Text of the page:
Rose continued to deny all of the accusations against him and refused to appear at a hearing with Giamatti on the matter. He filed a lawsuit alleging that the Commissioner had prejudged the case and could not provide a fair hearing. A Cincinnati judge issued a temporary restraining order to delay the hearing, but Giamatti fought to have the case moved to Federal Court. The Commissioner prevailed in that effort, after which he and Rose entered settlement negotiations.
On August 24, 1989, Rose voluntarily accepted a permanent place on baseball’s ineligible list. Rose accepted that there was a factual reason for the ban; in return, Major League Baseball agreed to make no formal finding with regard to the gambling allegations. According to baseball's rules, Rose could apply for reinstatement in one year. Rose, with a 412-373 record, was replaced as Reds manager by Tommy Helms. Rose began therapy with a psychiatrist for treatment of a gambling addiction.
In a December 2002 interview, investigator Dowd stated that he believed that Rose may have bet against the Reds while managing them.
Rose's ban has prevented the Reds from formally retiring his #14 jersey. However, aside from his son Pete Jr.'s brief stint with the team in 1997, the Reds have not issued that number since Rose's ban. Even though the number has not been retired, it is highly unlikely that any Red will ever wear that number again. Uniform number 14 was retired in Rose's honor by the Cincinnati Cyclones of the East Coast Hockey League.
 Tax evasion
On April 20, 1990, Rose pleaded guilty to two charges of filing false income tax returns not showing income he received from selling autographs and memorabilia, and from horse racing winnings. On July 19, Rose was sentenced to five months in the medium security Prison Camp at the United States Penitentiary in Marion, Illinois and fined $50,000. He was released on January 7, 1991 after having paid $366,041 in back taxes and interest, and was required to perform 1000 hours of community service.
 Hall of Fame eligibility
On February 4, 1991, the Hall of Fame voted formally to exclude individuals on the permanently ineligible list from being inducted into the Hall of Fame by way of the Baseball Writers Association of America vote (though it was already an "unwritten" rule prior). Rose is the only living member of the ineligible list. Players who were not selected by the BWAA could be considered by the Veterans Committee in the first year after they would have lost their place on the Baseball Writers' ballot. Under the Hall's rules, players may appear on the ballot for only fifteen years, beginning five years after they retire. Had he not been banned from baseball, Rose's name could have been on the writers' ballot beginning in 1992 and ending in 2006. He would have been eligible for consideration by the Veterans Committee in 2007, but did not appear on the ballot. In 2008 the Veterans Committee barred players and managers on the ineligible list from consideration.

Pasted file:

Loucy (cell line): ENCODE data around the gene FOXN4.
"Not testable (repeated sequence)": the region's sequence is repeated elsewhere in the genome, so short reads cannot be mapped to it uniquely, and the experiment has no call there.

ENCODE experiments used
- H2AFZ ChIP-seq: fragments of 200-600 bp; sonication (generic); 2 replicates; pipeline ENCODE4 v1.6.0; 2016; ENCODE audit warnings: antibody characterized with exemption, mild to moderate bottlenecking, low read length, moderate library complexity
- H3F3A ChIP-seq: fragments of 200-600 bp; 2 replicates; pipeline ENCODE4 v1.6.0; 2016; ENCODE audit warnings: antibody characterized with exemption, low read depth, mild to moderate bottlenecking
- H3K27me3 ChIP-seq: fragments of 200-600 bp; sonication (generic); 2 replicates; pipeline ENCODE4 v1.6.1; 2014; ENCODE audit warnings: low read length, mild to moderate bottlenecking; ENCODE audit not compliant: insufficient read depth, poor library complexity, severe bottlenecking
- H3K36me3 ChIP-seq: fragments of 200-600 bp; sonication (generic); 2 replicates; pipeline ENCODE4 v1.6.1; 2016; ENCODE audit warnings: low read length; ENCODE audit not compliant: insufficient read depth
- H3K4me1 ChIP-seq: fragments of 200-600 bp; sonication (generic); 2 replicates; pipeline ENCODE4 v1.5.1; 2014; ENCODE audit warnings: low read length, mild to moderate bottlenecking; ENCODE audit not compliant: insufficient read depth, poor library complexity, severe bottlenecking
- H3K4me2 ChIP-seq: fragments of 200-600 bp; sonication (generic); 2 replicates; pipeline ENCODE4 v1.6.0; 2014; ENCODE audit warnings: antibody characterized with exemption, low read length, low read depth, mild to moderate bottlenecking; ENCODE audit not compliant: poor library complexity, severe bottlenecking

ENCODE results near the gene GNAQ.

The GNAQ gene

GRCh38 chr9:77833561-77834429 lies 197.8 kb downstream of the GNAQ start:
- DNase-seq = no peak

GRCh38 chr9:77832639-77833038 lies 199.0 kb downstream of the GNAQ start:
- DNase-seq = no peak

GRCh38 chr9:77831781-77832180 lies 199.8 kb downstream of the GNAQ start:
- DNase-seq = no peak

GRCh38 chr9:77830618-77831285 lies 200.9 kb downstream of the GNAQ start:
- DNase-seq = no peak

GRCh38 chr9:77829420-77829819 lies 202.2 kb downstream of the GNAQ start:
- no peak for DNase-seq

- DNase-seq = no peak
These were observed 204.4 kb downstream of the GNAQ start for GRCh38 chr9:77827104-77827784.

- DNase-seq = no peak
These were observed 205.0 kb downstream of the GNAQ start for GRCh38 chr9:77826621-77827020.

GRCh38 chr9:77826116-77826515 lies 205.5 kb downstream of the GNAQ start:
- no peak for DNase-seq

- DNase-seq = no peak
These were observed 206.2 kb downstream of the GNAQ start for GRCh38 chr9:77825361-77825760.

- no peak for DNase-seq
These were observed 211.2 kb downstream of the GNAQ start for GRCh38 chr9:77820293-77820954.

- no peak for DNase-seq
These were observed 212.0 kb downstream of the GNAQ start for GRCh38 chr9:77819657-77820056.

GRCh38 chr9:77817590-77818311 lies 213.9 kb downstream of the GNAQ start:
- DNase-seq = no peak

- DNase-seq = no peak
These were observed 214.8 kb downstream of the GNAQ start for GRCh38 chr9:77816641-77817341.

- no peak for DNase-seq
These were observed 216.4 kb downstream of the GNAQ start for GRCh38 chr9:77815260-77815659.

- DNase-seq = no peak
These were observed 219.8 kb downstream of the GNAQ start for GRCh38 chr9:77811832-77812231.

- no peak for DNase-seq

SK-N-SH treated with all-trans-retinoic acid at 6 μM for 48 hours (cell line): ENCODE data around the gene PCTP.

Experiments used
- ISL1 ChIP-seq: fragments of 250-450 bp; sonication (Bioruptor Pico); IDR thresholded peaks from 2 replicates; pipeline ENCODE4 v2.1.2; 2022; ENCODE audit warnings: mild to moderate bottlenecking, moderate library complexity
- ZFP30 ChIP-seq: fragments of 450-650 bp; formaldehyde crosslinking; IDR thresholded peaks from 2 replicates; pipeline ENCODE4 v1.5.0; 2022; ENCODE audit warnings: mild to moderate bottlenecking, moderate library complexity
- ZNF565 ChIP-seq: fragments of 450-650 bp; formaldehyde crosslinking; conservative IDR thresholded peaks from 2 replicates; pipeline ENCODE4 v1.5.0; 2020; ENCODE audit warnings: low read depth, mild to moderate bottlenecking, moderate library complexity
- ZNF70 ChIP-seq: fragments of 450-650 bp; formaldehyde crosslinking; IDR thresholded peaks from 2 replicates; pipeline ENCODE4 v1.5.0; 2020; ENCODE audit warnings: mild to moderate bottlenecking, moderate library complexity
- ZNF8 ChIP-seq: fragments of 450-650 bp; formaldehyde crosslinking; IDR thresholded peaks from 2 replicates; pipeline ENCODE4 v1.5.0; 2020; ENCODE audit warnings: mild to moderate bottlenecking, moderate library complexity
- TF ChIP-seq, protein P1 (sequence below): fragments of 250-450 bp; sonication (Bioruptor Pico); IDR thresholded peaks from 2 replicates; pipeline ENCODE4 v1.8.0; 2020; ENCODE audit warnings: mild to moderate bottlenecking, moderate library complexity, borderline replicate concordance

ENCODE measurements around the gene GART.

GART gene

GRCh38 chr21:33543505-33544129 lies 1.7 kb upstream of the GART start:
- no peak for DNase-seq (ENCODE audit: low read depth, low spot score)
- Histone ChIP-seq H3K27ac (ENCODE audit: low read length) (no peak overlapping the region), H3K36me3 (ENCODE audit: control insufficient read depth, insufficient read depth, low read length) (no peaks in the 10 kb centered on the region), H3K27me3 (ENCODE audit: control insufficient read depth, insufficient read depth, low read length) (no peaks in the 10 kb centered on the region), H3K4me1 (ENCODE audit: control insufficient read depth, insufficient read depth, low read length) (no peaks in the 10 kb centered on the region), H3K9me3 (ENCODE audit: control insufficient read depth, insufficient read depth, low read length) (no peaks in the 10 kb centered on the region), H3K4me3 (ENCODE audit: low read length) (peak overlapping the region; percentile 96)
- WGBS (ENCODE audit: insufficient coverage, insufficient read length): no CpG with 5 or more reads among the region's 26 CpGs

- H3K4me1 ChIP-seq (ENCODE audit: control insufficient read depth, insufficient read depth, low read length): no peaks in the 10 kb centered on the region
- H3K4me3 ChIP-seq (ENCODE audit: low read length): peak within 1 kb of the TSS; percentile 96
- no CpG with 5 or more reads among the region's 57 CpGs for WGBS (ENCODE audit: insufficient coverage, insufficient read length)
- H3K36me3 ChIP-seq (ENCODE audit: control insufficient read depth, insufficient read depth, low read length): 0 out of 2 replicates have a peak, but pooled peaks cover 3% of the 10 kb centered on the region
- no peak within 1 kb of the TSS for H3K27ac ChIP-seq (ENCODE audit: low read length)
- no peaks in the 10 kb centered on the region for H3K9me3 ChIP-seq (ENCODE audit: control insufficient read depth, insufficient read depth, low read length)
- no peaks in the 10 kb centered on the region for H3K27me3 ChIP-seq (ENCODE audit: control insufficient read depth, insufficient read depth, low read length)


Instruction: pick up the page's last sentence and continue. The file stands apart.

MLB All-Century team
In 1999, Rose was selected as an outfielder on the Major League Baseball All-Century Team. To select the team, a panel of experts first compiled a list of the 100 greatest players from the past century. Fans then voted on the players using paper and online ballots.
An exception was made to his ban to allow him to participate in the pre-game introduction of the All-Century team before Game 2 of the 1999 World Series between the Braves and Yankees. Despite never having been a member of the Braves, Rose received the loudest ovation of the All-Century team members from the crowd at Turner Field in Atlanta, Georgia.
After the ceremony on live television, NBC's Jim Gray repeatedly asked Rose if he was ready to admit to betting on baseball and apologize. Many people were outraged over Gray's aggressive questioning, feeling that it detracted from the ceremony. In protest, Yankees outfielder Chad Curtis, at the behest of his team, refused to speak with Gray after his game-winning home run in Game 3. Earlier that season, Rose had been ranked at number 25 on The Sporting News' list of the 100 Greatest Baseball Players.
While allowing him to participate in the All-Century Team, MLB has refused to allow him to participate in local events in Cincinnati, such as the 25th anniversary reunion of the Big Red Machine, the closing of Cinergy Field, and the opening of the Great American Ballpark, as well as the closing of Veterans Stadium in Philadelphia and 1980 Phillies anniversary celebrations.
 Reinstatement efforts
In September 1997, Rose applied for reinstatement. Bud Selig, the Commissioner of Major League Baseball, never acted on that application. He had previously applied for reinstatement in 1992, but then-commissioner Fay Vincent also never acted on it.
In public comments, Selig said he saw no reason to reconsider Rose's punishment; however, in March 2003, Selig acknowledged that he was considering Rose's application, leading to speculation that Rose's return might be imminent. Ultimately, however, Selig took no action. Even supporters of Rose's reinstatement concede that it is not likely that reinstatement will occur under Selig's tenure as commissioner.